Recent US official statements indicate that Hamid Karzai, the president of Afghanistan, may no longer be Washington's point man in Kabul [EPA]

Hamid who?

That would appear to be the subtext of much official comment about Afghanistan in the US capital these days, where that country's fraud-tainted, and poorly-reelected president, Hamid Karzai, has apparently become unmentionable.

Exhibit A: Barack Obama, the US president, gave an interview to a national television network this week, and managed to talk about Afghanistan without using the words "president," "Karzai" or "election."

Instead, Obama, who is intensively reviewing a proposal to increase US military presence in that country, said his administration was looking for new people in Afghanistan to talk to.

"…we are identifying not just a national government in Kabul, but provincial government actors that have legitimacy right now," Obama told the network.

The national government is headed, of course, by Hamid Karzai. He held on to his job after his main challenger, Abdullah Abdullah, said on November 1 he was dropping out of the presidential election runoff, because he expected more of the widespread cheating which took place during the first round.

Exhibit B: Hillary Clinton, the US secretary of state, reacted to the news that Washington's carefully-crafted script of a fraud-cleansing second round had been torn up and left in tatters, by saying that the US would work with not just the Afghan president but "local" and "regional" players in Afghanistan.

Bruce Riedel, a top Obama adviser on Afghanistan, told Al Jazeera via email:

"The administration is trying to recover from the disaster of the Afghan election. It ended up with an outcome that lacks legitimacy and credibility for Afghans, our Nato allies and the American public."

Washington's dilemma

In a television interview, Obama said he would work with other leaders in Afghanistan [EPA]
Such statements go a long way to explain why Karzai, who once helped channel guns and money to fight the Soviets in the 1980s, has been suddenly airbrushed out of America's public foreign policy picture, somewhat like an out-of-favour member of the USSR's Politburo atop Lenin's tomb.

"It [the Obama administration] needs a strategy to engage Karzai effectively so he will now reach out and broaden the political process to bring in Abdullah and minimise the warlords," Riedel says of the dilemma facing the White House.

"It is unclear who is going to do this, since Karzai appears to have ruled out working with most of the administration's team."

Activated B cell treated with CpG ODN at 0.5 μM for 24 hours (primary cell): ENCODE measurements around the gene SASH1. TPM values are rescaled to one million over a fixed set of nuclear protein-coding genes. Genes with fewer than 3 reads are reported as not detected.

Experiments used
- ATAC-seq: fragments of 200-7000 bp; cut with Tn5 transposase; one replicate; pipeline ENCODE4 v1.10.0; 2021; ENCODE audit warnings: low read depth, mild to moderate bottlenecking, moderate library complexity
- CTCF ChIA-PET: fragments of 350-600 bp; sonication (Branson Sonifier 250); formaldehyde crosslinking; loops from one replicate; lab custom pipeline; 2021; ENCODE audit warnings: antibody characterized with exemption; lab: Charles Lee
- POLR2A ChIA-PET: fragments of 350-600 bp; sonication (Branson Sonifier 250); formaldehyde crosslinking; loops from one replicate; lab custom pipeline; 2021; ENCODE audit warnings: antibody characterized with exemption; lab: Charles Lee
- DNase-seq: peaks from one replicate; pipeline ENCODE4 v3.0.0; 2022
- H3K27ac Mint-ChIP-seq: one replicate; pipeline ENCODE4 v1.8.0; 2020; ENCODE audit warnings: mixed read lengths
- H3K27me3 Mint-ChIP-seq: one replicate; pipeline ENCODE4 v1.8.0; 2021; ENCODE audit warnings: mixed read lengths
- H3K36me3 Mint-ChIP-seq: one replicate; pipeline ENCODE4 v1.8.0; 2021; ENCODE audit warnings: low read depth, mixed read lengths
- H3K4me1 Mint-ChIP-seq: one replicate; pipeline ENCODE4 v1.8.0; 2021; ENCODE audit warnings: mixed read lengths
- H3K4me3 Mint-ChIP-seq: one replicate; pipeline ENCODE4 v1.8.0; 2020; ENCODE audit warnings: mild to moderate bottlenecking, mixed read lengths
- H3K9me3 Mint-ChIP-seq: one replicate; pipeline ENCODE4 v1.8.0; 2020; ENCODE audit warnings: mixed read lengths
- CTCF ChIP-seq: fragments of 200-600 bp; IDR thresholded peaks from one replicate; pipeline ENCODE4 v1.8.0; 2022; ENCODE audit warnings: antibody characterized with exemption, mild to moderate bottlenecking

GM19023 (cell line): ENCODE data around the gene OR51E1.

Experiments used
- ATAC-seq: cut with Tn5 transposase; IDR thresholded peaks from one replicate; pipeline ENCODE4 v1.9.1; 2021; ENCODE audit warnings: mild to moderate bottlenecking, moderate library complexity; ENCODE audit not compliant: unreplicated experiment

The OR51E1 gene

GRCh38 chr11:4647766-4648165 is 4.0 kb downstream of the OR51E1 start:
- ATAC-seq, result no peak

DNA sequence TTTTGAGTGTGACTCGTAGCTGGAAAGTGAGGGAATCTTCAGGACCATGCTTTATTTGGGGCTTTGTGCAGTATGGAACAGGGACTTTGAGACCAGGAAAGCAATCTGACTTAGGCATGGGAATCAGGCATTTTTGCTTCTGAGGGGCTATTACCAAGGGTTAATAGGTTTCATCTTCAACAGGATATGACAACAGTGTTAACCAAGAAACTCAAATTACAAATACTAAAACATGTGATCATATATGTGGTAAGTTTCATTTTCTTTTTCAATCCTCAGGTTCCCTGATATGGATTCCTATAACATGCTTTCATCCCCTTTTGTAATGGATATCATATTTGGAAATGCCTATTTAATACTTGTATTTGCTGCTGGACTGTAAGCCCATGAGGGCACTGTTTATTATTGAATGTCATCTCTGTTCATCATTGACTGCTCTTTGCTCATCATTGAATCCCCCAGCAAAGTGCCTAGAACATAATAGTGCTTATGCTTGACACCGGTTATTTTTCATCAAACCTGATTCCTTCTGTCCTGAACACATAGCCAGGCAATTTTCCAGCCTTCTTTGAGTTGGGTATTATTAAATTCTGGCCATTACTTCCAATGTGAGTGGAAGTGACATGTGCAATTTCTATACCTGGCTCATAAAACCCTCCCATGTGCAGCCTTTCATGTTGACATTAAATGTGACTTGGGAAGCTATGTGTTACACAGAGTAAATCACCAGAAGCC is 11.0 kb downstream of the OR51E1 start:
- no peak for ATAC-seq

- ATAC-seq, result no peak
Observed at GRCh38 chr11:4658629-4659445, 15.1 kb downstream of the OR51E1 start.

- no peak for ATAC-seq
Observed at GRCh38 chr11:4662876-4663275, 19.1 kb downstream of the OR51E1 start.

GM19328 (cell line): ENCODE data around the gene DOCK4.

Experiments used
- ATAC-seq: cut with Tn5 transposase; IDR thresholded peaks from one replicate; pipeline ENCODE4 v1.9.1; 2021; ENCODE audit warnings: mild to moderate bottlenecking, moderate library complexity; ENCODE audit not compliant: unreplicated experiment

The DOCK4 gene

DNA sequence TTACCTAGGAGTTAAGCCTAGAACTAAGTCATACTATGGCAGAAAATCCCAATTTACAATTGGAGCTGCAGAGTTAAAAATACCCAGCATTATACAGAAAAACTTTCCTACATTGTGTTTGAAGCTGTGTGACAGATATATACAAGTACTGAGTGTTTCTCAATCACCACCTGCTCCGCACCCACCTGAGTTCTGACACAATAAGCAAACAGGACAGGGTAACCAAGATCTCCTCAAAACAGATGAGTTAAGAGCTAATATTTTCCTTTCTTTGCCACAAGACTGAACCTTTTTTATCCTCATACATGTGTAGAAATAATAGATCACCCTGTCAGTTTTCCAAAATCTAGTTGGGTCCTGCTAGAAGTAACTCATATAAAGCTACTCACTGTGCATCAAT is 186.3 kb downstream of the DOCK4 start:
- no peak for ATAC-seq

There is famously bad blood between Karzai on the one hand and Joe Biden, the vice-president, and Richard Holbrooke, the US special envoy to Afghanistan, on the other.

Their apparent crime, writes Ahmed Rashid, a friend of Karzai's and veteran chronicler of Afghanistan, is to have criticised the Afghan president and government corruption in public.

So the picture that emerges is of an Afghan president preferring not to talk to the senior US representatives, and an Obama administration policy which prefers to pretend Karzai is … simply not there.

Security 'islands'

That may not necessarily be bad news.

Leaks about Obama's consultations on Afghanistan suggest he wants to focus the US military effort on protecting civilians (and not killing Taliban fighters) in ten urban areas.

In that scenario, the long-standing jibe of Nato commanders about Karzai – that he is only the "deputy mayor of Kabul" - could turn into a sudden advantage.

Karzai won't be in the way if and when American generals try to build ten safe urban security "islands" across the country, presumably with the help of local politicians who retain real legitimacy - or at least more so than the president in Kabul.

But that leaves the problem of creating a viable Afghan National Army, one capable of taking up the US-led fight against the Taliban and al-Qaeda, and thereby allowing American troops to exit, heads held high.

No collection of regional power-players can help the US achieve the goal of mentoring and empowering a sizable, credible national army.

That challenge requires talking to Hamid - Hamid Karzai - the Afghan president ... remember?

Source: Al Jazeera